I would add that we can’t teach da Vinci without first teaching Hildegard von Bingen. Not only did she create Universal Man, she was the epitome of a Renaissance Woman – before the Renaissance was even born.
In my search for articles showing Hildegard’s much earlier vision of Universal Man versus da Vincis’s Vitruvian Man, I could only find two. Neither article gives Hildegard’s genius much acknowledgment – all the adoration goes to da Vinci. This is a shamefully common theme in the patriarchal world culture.
Universal Man is just the tip of the iceberg of the extraordinary Hildegard von Bingen. Hildegard of Bingen lived in Germany from 1098-1179. Women had two options at this time. One was to be married off. The other was to live in a monastery.
Hildegard, the youngest of ten children, was ‘given to God’ at age 8 and lived in the women’s cloister of the Benedictine monastery of Disibodenberg. At that time, Jutta of Spanheim was the leader of the noble women of the community. Jutta took Hildegard under her wing for the next three decades until her death in 1136.
After Jutta’s passing, Hildegard was rightfully chosen to lead the women going forward. Now the Abbess, Hildegard led her sisters and all of their dowries to a new cloister that was built for them in Rupertsberg near Bingen.
An important aspect of von Bingen’s life is that she had visions since the time she was a child and suffered migraines and other physical symptoms throughout her life. She documented her visions in extraordinary detail in her writings, music and visual artwork.
Hildegard wrote three major books. Scivias (“Know the Ways”), Liber vitae meritorum (“The Book of Life’s Merits”) and De operatione Dei (“The Book of Divine Works”) were her visionary books, published during her lifetime.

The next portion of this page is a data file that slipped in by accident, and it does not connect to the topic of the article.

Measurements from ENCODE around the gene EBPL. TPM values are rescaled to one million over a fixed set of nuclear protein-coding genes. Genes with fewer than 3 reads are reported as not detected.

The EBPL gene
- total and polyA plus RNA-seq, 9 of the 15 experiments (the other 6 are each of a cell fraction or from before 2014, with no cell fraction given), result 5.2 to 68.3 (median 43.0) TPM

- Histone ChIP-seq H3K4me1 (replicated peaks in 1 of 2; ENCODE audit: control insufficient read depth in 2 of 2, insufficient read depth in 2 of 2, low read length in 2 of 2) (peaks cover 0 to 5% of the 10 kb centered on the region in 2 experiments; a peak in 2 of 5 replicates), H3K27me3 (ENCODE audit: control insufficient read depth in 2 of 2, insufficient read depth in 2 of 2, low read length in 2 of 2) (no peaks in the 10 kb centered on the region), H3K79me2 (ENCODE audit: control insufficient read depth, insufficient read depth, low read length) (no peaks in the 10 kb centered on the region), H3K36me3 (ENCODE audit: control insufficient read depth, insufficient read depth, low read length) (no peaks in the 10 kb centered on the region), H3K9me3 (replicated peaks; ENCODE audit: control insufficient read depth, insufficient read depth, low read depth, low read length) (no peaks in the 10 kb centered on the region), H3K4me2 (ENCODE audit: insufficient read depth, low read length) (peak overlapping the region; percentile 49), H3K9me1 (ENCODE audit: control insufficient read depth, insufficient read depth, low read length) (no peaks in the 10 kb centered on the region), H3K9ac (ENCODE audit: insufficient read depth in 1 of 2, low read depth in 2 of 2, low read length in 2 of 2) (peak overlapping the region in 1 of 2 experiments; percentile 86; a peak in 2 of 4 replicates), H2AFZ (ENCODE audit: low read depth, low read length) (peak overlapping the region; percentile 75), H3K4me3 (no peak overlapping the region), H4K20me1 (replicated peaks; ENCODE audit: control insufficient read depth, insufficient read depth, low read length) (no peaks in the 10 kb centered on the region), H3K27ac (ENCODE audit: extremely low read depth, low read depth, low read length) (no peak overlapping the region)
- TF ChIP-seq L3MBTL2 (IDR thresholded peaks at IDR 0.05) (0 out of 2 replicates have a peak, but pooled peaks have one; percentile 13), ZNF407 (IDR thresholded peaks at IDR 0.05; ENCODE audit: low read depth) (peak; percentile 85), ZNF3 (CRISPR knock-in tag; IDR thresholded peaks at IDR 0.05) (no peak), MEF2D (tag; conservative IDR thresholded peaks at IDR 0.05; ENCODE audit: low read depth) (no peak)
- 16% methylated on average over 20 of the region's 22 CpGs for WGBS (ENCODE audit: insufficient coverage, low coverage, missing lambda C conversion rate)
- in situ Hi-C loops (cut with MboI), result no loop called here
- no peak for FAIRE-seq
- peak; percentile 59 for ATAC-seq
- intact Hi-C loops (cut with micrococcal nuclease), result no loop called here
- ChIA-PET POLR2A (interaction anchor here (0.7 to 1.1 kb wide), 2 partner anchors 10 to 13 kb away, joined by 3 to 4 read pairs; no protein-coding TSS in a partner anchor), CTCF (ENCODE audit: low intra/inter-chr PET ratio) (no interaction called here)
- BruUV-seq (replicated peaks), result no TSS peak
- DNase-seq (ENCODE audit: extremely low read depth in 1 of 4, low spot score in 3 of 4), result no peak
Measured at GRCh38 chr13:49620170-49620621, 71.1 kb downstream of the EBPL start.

In addition to these volumes, Hildegard wrote a handbook on nature, a guide to holistic health including the healing properties of 2500 plant species (still observed in Germany today), poems, sermons and letters. Hildegard wrote over 75 songs and one opera.
Mysticism, cosmology, symbology and deep heartfelt reverence and love permeate everything she expressed in her life. All astonishing achievements for a woman in her day in the male dominated culture and church.
It is mind blowing what Hildegard von Bingen accomplished in her 81 years. It is also a testament to her brilliance that she lived what she discovered and shared. As a result, she survived 81 years in the 12th century, a rarity.
What is more mind-blowing is why she isn’t a household name like St. John of the Cross, Francis of Assisi, Thomas Aquinas or Leonardo da Vinci. Let’s change that.
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Hildegard of Bingen is just ONE of the hundred women in art history represented in this exhibit. I am just ONE of the contemporary women artists honoring those who came before us. You can see and experience the majesty of women artists past and present.
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Wednesday, January 4 at 5:30 pm
513 N. Tampa Street
Tampa FL 33602